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A Beginner’s Guide to Gear

Posted by Valerie Hein-Hamstra on 5/26/2015 to Camping Skills & Tips
Written by Woody Osborne.

Trying to get into a new sport or pastime can be overwhelming, especially one with the variety of available — and oh, so cool! — gear that paddlesport offers. Knowing where to invest your money can be a daunting proposition. For those just getting into paddling, or those looking to expand their equipment selection, let me offer a few tips. Note: these are just my opinions. Others may have different, perfectly valid strategies to consider.

Let’s start with a basic one: your paddle. Yes, the boat is very important, but that discussion is far too broad to have here. A beginning paddler doesn’t have to splurge, but I advise them not to scrimp, either. I tell customers, “Your paddle is your interface with the water.” It is the tool that gives you power and control. A good paddle fits you and your boat. If you don’t like your paddle, you will not be a happy paddler. Spend some time checking out different models. Does the shaft fit your hands comfortably? Is it light enough to swing all day? Is it strong enough to take some abuse? Make sure it is suitable to your paddling needs. On a canoe trip, I carry two paddles: my Sawyer Dual Manta Bend, for making time and general use; and a Bending Branches Expedition Plus, which I call my “bear beater,”* for pushing off rocky shores and shallows. The Sawyer is light and springy and helps prevent my tendonitis from getting out of control. The Bending Branches is stout; I can’t imagine breaking it under any conditions. I love them both for different reasons.

Try on different life jackets (PFDs). If possible, sit in the boat you’re interested in while wearing the PFD. If not, squat down and make paddle strokes. Pay attention to any rubbing or chafing as you’re doing that. Does it ride up? Bump your jaw? Check the fit, but also consider a different jacket. See if an inflatable PFD might work for you.

A lot of beginning paddlers don’t give a lot of thought to clothing. Unless you plan on only paddling on warm, sunny days, you will need to be ready for almost anything. (Note: you need to be ready. See next paragraph.) Make sure your clothing can help you with thermal regulation. Getting too hot or too cold is stressful on the body and can lead to heat exhaustion or hypothermia. In the summer, I like fabrics that wick sweat away from the body and breathe well. I also wear a lot of quick-drying clothing: paddlers can get quite close to water. Patagonia, Outdoor Research (OR), NRS, and others offer a wide range of effective clothing. In the cooler months, look for insulation and wicking. When you’re clammy and cold, you’re going to be miserable. I prefer merino wool or polypropylene. Icebreaker, Ibex, Patagonia, and SuperNatural all offer excellent options in this area. As with any active endeavor, layering is an effective way of regulating your temperature.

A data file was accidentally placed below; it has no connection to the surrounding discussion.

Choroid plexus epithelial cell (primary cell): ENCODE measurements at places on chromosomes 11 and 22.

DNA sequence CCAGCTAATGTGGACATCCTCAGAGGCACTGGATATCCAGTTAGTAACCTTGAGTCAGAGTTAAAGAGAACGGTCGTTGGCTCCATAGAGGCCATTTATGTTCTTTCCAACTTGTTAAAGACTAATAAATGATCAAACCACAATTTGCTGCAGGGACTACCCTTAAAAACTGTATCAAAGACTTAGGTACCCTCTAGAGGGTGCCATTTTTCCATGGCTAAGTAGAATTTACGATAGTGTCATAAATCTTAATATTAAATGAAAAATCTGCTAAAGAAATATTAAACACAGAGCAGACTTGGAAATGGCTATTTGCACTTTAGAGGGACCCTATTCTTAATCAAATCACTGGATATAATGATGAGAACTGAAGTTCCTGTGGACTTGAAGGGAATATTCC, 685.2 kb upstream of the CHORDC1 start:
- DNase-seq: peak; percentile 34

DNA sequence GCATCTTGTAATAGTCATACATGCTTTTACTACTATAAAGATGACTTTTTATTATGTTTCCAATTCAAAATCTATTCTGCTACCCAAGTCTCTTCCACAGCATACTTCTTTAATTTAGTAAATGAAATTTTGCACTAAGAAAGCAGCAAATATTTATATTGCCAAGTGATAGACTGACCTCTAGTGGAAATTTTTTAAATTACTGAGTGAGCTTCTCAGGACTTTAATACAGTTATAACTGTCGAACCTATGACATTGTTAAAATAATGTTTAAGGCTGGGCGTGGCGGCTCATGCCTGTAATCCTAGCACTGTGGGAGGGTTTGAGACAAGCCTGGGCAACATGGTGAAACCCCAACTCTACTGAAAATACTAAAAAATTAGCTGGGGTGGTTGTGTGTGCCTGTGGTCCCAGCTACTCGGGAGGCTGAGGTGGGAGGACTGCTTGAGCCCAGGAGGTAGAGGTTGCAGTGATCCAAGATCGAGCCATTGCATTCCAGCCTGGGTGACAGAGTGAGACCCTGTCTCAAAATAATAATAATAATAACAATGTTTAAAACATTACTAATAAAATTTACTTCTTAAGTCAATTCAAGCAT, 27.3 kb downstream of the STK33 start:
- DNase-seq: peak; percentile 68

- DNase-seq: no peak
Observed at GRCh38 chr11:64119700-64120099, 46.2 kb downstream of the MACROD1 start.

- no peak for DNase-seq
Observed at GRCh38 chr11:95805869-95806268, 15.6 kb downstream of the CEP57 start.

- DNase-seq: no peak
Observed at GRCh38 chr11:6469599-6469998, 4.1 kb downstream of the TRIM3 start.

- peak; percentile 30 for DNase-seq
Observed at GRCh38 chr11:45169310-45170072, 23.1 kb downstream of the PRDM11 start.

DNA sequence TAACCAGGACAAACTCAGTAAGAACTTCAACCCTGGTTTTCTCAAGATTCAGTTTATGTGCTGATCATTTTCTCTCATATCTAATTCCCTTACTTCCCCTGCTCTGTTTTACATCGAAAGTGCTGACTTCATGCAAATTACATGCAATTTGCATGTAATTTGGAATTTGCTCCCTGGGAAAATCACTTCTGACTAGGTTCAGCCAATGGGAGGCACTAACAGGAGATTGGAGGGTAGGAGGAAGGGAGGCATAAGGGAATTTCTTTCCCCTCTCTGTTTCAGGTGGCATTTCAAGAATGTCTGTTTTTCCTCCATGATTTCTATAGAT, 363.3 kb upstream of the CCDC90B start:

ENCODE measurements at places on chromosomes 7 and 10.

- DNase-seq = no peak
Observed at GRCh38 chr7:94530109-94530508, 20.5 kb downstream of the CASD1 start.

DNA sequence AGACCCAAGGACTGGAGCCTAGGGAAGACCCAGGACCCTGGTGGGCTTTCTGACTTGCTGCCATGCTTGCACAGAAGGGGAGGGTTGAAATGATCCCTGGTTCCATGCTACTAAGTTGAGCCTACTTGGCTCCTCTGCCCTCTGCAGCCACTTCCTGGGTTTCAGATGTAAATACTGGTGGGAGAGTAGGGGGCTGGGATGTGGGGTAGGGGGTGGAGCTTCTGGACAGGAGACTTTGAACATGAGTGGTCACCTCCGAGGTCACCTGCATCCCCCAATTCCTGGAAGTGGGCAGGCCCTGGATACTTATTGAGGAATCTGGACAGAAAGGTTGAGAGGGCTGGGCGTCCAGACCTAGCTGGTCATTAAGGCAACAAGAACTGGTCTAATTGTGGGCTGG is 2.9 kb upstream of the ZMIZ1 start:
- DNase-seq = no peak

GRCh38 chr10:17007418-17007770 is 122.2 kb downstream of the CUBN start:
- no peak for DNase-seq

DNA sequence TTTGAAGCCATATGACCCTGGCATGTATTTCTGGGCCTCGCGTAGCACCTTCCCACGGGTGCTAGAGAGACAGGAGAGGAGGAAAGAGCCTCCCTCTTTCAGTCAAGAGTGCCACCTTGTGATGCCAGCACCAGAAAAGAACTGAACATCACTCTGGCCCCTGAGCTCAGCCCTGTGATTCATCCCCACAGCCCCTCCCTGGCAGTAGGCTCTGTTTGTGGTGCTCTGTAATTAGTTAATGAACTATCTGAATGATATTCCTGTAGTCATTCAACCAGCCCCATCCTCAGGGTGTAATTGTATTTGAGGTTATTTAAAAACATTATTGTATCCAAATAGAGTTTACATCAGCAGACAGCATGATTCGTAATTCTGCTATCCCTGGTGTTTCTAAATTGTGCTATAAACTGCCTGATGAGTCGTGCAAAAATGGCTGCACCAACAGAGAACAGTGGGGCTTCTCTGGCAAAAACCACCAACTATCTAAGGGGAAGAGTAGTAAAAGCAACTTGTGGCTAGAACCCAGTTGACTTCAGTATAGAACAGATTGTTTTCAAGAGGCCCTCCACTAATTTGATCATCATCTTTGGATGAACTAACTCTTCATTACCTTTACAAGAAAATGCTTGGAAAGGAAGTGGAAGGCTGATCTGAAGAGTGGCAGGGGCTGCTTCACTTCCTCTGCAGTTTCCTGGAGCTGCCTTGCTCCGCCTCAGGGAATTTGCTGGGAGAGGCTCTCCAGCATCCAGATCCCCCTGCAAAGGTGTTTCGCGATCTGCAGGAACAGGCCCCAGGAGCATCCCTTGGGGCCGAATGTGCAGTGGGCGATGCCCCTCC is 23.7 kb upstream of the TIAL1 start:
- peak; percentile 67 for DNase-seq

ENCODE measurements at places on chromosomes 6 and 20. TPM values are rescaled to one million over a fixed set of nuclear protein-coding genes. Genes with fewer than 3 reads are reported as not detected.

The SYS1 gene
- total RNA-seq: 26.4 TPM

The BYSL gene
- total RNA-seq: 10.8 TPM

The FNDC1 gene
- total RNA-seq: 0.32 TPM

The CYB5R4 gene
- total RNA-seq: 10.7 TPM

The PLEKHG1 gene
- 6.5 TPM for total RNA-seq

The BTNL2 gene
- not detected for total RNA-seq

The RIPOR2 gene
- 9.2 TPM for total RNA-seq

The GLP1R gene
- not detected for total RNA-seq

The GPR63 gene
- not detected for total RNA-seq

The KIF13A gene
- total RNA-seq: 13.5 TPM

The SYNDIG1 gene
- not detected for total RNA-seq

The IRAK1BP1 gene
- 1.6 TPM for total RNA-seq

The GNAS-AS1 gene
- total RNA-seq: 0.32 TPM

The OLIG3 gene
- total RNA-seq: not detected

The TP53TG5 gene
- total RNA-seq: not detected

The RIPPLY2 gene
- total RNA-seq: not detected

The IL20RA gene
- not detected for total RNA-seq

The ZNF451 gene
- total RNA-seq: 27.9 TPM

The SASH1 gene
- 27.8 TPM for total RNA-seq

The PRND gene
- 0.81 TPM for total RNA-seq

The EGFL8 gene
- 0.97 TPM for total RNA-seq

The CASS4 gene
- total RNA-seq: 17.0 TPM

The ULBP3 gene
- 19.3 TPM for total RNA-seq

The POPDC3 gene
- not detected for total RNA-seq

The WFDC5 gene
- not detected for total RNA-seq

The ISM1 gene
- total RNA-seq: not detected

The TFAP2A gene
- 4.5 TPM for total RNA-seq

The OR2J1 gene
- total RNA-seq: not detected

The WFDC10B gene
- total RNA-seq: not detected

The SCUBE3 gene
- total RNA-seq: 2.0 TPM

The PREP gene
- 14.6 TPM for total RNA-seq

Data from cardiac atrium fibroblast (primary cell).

Paddling involves exposure to the elements. Good rain gear is worth the investment. I often recommend buying a rain jacket. I like them long, like the Patagonia Torrentshell. I buy mine large enough to pull on over my PFD. The first time a squall comes up on you quickly, you will understand why.

Lastly, transportation. I used foam blocks and ropes to carry my canoes for years. They work just fine. A few years ago, though, I picked up some Yakima Gunwale Brackets. What a difference! No longer was I flying down the highway, watching my boat shimmy and shake. With a good bow and stern line — in addition to the usual cam straps ­— my boats are rock solid. Suddenly, my stress while driving was almost eliminated. Having the proper rack components can be worth every cent. Don’t be that person with their boats in the ditch! It all adds up, no doubt, so proceed in a way that makes sense for your needs and your wallet. Start where you are, and make strategic decisions that suit the style of paddling you want to do. Investing in good gear is something you are unlikely to regret. Struggling with your paddle, being cold and miserable, or seeing your boats do an impression of a hang glider off of El Capitan... well, those you might regret.

* And, no, I have never actually beaten a bear with a paddle.

Woody Osborne has been an assistant manager at Rutabaga for four years. He spoke at Canoecopia this year about his favorite local paddling spots. He likes piña coladas, and is philosophical about getting caught in the rain.

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